Bigleaf Maple Syrup

Bigleaf maple sap flow during the 1970-71 season ranged from none to 16.9 gallons per taphole and sugar content of the sap from 1.0 to 2.6 percent. Sugar content also varied seasonally, with the sweetest sap flowing in late January. The sirup was very flavorful, although not as strong in typical maple flavor as that made from eastern sugar maple. Sirup production appears quite feasible as a hobby. The possibility of commercial production should not be ruled out as additional local experience is gained.—USDA Forest Service Research Note, 1972

This past fall, my wife was wondering why people don’t tap the Bigleaf Maple trees that you find out here on the west coast. I was born and raised in Alberta and didn’t have a lot of experience with Maple trees, so I just always assumed that you needed Maple varieties that are found in eastern and central North America, you know, like Quebec and Vermont. Thankfully, my wife doesn’t make assumptions and after a bit of research she discovered that some folks actually do tap Bigleaf Maple trees and that there has been a bit of a resurgence in recent years.

We’ve got some Bigleaf Maple trees on our property on Gambier Island, and we’re both dreamers, so this got us thinking about producing our own maple syrup —commercial production is out of the question based on the number of trees we have available.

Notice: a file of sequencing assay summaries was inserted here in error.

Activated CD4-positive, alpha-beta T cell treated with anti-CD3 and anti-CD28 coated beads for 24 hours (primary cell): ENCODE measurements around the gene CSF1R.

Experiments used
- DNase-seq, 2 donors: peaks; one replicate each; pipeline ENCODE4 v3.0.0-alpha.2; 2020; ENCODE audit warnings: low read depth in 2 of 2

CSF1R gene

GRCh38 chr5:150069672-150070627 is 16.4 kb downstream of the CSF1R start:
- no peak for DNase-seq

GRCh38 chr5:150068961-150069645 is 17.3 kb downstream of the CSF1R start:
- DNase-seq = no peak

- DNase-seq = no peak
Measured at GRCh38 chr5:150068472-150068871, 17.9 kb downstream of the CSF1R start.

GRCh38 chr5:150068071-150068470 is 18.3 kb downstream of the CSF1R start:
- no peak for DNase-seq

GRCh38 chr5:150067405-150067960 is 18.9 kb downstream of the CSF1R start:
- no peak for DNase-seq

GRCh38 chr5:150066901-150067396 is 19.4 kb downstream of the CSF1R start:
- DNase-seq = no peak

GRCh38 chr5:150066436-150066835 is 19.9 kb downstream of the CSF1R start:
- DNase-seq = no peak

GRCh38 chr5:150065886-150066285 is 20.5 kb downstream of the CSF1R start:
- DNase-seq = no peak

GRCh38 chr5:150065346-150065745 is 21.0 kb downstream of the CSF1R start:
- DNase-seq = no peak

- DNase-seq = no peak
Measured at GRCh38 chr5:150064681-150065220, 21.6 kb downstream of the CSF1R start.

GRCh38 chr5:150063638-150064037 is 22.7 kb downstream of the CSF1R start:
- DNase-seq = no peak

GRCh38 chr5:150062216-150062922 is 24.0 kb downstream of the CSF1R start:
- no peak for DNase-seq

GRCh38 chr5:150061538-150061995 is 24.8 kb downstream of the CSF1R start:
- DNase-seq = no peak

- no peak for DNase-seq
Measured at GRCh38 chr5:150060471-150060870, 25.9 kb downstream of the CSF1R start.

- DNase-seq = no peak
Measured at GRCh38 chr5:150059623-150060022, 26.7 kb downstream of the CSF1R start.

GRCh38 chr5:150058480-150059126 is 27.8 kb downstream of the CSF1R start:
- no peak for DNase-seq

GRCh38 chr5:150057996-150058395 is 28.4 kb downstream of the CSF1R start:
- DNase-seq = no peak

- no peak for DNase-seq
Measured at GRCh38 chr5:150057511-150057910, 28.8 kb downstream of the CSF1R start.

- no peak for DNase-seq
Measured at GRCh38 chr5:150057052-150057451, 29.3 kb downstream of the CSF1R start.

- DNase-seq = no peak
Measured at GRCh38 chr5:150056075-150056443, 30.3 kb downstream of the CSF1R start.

To learn more, we went to the Cowichan Valley on Vancouver Island last weekend so that we could attend the 5th Annual Bigleaf Maple Syrup Festival at the BC Forest Discovery Centre. It was a great event with presentations on tapping trees and producing syrup.

So it begins, Jason Landry, 2012Big, but not a Bigleaf Maple, Jason Landry, 2012Using tubes to keep the bugs out, Jason Landry, 2012
Taps & trees, Jason Landry, 2012

We picked up supplies and hope to tap our first trees next season. Having to get to and from the island means it won’t be economically advantageous to start with, but once we have a cabin built and can spend a bit more time over winter, the costs should come down considerably. Regardless, it’s going to be interesting and fun.

Speaking of fun, we also took the opportunity to explore the area and had a wonderful time. It was a nice little holiday in the middle of winter.

Cowichan Shipyard, Jason Landry, 2012Maple Bay, Jason Landry, 2012Looking West, Jason Landry, 2012
Exploring the Cowichan Valley, Jason Landry, 2012

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